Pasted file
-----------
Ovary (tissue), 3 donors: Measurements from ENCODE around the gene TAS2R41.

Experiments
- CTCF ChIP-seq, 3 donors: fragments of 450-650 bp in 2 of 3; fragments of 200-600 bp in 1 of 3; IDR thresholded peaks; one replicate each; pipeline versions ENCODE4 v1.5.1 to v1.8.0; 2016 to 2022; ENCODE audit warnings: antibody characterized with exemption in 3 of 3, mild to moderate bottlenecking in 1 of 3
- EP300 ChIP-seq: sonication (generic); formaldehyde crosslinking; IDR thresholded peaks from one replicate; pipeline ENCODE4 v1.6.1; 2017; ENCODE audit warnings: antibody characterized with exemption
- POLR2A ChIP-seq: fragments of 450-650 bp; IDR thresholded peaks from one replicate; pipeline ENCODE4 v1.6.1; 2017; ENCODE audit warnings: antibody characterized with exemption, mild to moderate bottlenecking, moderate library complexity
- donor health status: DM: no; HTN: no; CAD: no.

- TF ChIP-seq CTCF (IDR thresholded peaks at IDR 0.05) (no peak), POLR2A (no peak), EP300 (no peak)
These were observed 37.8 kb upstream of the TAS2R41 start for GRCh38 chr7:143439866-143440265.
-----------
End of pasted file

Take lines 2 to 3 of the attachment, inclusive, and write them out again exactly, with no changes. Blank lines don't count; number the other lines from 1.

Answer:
Experiments
- CTCF ChIP-seq, 3 donors: fragments of 450-650 bp in 2 of 3; fragments of 200-600 bp in 1 of 3; IDR thresholded peaks; one replicate each; pipeline versions ENCODE4 v1.5.1 to v1.8.0; 2016 to 2022; ENCODE audit warnings: antibody characterized with exemption in 3 of 3, mild to moderate bottlenecking in 1 of 3